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New Journalism Tool Reveals How Paid Deniers Dominate The Anti-GMO Movement

A year-long Genetic Literacy Project investigation culminating in the rollout of the Anti-GMO Funding...

Can IARC Be Salvaged?

The IARC monograph program on Evaluation of Carcinogenic Risks must be reformed and brought into...

Environmental Working Group, Gary Hirshberg And Organic Activists - All The Influence Money Can Buy

My husband is used to hearing snark about being a lobbyist. As the owner of a lobbying firm in...

There's No Wild Bee Colony Collapse Either

In a dramatic 2013 cover story, Time warned of “A World Without Bees,” subtitled “The...

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As reporter Keith Kloor noted in his recent Nature story on the targeting of biotech professors and science advocates,U.S. Right to Know has issued yet a new Freedom of Information Act demand to Washington State University for the email records of Associate Professor of Nutrition Michelle McGuire. The FOIA has resulted in 12,000 documents (not pages) needing to now be reviewed by university lawyers and McGuire.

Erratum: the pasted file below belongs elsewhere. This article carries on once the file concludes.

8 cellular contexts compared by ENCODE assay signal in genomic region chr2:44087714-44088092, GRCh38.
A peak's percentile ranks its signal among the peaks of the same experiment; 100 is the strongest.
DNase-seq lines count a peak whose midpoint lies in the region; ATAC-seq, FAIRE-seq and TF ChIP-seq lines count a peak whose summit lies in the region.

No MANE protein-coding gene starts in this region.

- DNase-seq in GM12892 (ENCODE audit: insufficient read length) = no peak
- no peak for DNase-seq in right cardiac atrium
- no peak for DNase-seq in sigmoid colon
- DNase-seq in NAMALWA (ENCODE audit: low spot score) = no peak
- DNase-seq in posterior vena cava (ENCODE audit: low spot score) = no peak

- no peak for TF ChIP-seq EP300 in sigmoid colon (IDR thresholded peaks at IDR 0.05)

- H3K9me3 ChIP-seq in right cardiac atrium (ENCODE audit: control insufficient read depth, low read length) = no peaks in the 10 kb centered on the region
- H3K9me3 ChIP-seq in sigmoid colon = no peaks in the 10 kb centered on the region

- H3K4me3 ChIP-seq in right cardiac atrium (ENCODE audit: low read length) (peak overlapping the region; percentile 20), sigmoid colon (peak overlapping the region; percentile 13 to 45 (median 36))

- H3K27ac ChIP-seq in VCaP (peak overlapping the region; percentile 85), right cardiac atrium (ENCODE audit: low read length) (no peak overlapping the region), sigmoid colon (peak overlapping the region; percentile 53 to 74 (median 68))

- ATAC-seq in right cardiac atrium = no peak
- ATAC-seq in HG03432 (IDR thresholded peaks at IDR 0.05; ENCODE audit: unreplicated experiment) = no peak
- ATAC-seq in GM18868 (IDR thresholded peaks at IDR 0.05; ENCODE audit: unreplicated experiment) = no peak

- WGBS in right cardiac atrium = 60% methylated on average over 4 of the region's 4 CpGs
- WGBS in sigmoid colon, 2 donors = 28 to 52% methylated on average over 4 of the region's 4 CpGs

Will the planet starve if bees disappear? Aren’t bees responsible for a significant chunk of the world’s food supply and nutrition, from one third to as much as 90 percent, depending on what advocacy group is making the claim? You hear such assertions invoked by advocacy groups, reported as truth by journalists and cited by politicians as accepted wisdom whenever the subject of pollinators comes up.

Gilles-Éric Séralini is a French scientist who has been a professor of molecular biology at the University of Caen since 1991.

Blue Bell Creameries has been battling a Listeria monocytogenes outbreak for the past five years. The potentially killer bacteria was found in ice cream served at a Kansas hospital and sold by retailers. Reports most recently are blaming plants in Alabama, Oklahoma and Texas.

As the founder of Fitness Reloaded, a health and fitness company the most common questions I’ve received through the years is about food. Should we eat this or that? Vegetarian or Paleo? GMOs safe or not? And what about superfoods?

I always dodged the eating questions and preferred to talk about fitness instead. The reason was that I felt that since the “experts”, doctors, dieticians, etc, couldn’t agree on what we should really be eating, then how would I expect that I would give a good answer?

Can scientists learn from listening to public reaction to the products they develop? And should they?

As a philosopher by training (and as a science journalist by profession) I am delving into ethical questions surrounding genetic modification. My reflections were triggered by an article by my friend Alle Bruggink, a professor in industrial chemistry at the University of Nijmegen in The Netherlands. He explored why the public remains suspicious about biotechnology – a surprise to many biotechnological researchers.